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When is quitting really the same as being fired?

When workplace conditions become so bad that any reasonable person would feel compelled to quit, the law will sometimes treat that person as if they were fired instead.

This can open the door up to a claim of constructive dismissal (also called constructive discharge), which is a type of wrongful termination claim.

This type of claim rests on the idea that an employer can sometimes be so manipulative that an employee is forced into resigning. Since California is an at-will state where employers are generally free to hire and fire whom they please unless it's for a reason that's discriminatory or otherwise against public policy, the purpose behind the employer's actions is usually to get around that single pesky issue—which makes it illegal.

For example, if an employer wants to get rid of employees over the age of 40 so that he or she can replace them with younger, less well-paid workers, it would be illegal to just fire them—employees over the age of 40 are part of a federally protected class and can't be discriminated against based on their age. Instead, the employer may try to make working conditions so horrible just for those older employees that they feel compelled to quit.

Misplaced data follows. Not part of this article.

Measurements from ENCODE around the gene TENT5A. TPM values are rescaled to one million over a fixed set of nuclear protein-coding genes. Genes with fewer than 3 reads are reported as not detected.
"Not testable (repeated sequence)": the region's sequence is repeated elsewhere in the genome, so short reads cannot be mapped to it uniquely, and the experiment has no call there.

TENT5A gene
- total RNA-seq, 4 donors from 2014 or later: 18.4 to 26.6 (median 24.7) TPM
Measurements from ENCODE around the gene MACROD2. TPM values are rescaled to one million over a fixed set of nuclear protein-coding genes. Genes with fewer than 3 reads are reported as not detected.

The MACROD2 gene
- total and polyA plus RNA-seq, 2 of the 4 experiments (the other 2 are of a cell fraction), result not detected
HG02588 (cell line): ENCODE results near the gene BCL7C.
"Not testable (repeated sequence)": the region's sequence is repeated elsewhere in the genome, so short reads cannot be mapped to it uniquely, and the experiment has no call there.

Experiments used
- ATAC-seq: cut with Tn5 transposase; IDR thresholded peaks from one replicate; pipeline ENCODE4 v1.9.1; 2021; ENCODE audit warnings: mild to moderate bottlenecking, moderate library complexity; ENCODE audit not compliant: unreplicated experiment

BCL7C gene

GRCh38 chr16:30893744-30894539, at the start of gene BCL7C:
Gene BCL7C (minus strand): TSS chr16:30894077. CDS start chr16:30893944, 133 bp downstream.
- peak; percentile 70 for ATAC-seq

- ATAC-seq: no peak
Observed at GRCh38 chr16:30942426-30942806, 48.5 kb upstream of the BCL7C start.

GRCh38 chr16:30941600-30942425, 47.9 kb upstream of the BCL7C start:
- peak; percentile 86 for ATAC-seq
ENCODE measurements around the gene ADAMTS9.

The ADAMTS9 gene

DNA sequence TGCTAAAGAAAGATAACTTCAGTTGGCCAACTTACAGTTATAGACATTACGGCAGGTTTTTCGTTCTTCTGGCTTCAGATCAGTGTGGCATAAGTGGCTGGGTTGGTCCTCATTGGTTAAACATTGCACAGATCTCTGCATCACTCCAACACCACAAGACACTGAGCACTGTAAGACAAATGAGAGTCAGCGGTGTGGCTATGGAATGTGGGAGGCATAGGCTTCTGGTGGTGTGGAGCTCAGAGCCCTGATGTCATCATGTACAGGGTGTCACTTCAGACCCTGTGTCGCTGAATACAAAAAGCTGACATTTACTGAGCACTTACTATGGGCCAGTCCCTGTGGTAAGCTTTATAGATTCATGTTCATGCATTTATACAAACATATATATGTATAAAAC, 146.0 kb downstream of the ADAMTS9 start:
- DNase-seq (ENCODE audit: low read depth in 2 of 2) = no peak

It's important to keep in mind that your employer's conduct can't just be merely bad in order to give rise to a successful claim—the conduct has to be exceptionally intolerable and give you no other real choice but to quit.

In California, you also have to prove that your employer intended to force your resignation or had actual knowledge that the conditions were intolerable. That usually means that you have to at least address the issue with your employer or someone high enough in authority that you give the company a chance to correct the situation.

It's also difficult to prove a constructive discharge based on a single event—unless that event is somehow so extreme that it alone creates intolerable working conditions. For example, if the foreman on your construction job threatened you with a crowbar and you walked off the site, that could constitute a constructive dismissal.

If you believe that your employer essentially forced you into quitting your job in order to skirt the law, contact a wrongful termination attorney to discuss the possibility of a case.

Source: FindLaw, "Constructive Dismissal and Wrongful Terminations," accessed March 03, 2017

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